Yeah she's 35, so that clock is ticking.
Nope not being sarcastic at all. Just because it means an insult in your limited part of the country, that doesn't mean it's like that everywhere else. I've lived in Alabama, Georgia and Florida. Let's just say, to put it nicely, there are some interesting traditions and people in the south.
Amy Ruman too, and whilst we're there, can we discuss Michele Mouton? Ya know, the lady who drove Group B cars and left rallying when they switched to Group A because it wasn't hardcore enough?
There were plenty of decent female racing and rally drivers over the years
It just so happens that most of the ones around in recent years have been very average and would not have got as far nib the talent they had if they were men.
Well, I am not from Atlanta Ga myself. I'm originally from New York City, Bronx NY. Been down here in the south since 2000 from a job transfer, (now retired) and that's what these local yokels here warned me about if someone said to me "Bless Your Little Heart" as an insult....Hey, these folks are bread and born here in Atlanta Ga... So I take their word for it!..lol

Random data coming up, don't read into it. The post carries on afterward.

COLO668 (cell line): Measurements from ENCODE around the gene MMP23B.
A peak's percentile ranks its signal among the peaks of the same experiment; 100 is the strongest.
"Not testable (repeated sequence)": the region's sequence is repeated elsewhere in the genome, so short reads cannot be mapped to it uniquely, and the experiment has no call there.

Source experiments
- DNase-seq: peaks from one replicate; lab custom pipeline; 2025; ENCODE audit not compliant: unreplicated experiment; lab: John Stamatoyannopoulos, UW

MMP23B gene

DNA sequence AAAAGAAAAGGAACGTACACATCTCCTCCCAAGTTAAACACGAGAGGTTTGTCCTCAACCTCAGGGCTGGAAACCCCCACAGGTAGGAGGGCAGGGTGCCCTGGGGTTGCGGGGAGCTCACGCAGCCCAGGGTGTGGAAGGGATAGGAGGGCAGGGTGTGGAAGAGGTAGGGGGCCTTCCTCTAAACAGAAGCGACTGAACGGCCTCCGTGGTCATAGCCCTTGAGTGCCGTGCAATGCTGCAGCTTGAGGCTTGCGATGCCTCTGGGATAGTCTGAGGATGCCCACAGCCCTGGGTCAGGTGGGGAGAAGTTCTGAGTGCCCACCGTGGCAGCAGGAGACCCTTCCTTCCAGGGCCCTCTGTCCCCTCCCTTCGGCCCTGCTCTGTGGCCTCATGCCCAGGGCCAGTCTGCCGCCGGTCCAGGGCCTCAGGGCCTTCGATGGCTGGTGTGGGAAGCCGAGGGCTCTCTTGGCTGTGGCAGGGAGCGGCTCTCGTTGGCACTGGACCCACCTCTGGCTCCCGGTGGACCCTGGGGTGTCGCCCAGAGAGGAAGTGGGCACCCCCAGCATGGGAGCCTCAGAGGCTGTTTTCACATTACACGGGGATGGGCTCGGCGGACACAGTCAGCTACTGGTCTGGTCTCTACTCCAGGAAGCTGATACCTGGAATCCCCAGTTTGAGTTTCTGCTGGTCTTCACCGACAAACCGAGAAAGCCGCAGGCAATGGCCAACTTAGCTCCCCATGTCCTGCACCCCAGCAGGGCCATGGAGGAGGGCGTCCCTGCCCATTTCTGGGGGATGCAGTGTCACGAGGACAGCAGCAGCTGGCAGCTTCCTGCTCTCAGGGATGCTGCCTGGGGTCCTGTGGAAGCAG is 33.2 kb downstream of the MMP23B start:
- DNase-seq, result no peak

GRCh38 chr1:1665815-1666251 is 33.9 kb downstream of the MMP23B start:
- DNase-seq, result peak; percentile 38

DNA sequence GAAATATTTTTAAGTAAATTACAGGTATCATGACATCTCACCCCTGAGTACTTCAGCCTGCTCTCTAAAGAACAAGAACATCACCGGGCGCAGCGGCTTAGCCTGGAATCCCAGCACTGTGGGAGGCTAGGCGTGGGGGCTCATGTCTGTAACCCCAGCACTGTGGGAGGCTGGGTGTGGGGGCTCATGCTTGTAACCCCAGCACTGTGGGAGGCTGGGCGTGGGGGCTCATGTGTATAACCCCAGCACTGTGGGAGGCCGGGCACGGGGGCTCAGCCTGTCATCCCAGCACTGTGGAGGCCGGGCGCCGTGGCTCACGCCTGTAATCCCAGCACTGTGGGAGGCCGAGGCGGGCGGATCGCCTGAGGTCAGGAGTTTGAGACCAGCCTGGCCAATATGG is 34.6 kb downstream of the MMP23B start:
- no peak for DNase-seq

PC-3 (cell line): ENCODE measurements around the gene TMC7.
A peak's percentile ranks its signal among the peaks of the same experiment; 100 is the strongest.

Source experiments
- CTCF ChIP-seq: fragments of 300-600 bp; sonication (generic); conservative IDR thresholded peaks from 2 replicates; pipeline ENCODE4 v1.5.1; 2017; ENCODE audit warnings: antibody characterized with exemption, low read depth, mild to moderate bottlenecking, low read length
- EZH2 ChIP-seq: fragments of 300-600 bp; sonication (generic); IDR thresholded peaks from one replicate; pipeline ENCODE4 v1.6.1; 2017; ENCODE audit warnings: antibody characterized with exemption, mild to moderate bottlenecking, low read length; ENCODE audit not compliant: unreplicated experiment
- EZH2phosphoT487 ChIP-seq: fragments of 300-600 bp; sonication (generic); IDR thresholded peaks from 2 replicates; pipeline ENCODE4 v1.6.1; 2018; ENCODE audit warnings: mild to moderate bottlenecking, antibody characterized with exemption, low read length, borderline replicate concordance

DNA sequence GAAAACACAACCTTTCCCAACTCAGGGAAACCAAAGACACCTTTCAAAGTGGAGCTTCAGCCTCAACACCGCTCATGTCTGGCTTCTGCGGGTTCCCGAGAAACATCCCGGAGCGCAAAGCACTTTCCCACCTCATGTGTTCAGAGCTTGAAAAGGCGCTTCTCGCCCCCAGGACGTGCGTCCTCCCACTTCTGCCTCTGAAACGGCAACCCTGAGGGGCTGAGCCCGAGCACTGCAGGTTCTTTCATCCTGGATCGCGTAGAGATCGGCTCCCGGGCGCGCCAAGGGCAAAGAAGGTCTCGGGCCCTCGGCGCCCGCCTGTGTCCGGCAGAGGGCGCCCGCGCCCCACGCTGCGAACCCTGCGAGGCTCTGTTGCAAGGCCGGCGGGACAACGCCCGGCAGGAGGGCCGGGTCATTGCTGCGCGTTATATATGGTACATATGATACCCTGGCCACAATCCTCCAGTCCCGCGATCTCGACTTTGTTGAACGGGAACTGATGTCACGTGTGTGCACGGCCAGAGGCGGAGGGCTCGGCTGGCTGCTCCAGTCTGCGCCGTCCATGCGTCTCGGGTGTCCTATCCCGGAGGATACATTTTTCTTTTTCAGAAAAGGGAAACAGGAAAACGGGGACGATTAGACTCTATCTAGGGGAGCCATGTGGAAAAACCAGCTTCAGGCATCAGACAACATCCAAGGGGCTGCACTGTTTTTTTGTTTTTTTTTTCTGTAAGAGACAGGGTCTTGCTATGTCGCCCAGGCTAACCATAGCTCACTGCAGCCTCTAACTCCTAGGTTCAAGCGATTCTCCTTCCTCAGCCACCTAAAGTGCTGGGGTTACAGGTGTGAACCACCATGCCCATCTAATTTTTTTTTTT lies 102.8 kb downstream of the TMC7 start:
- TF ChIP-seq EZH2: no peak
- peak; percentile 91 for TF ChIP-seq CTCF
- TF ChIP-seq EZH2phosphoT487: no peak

'Especially when they get help from Daddy'? You implying that male drivers don't get family assistance?
I'm really not sure what this comment means, as a parent myself i can't imagine not having a vested interest in giving my daughter the absolute chance in becoming anything she wants to be.
We all know the story about Lewis' dad working two jobs or extra shifts to pay for his sons' early career in racing.
And then on the other side of the spectrum are drivers like Maldonado and Stroll...
Doesn't matter, rich or poor, any Father worthy of the title would do anything he can for his kids career.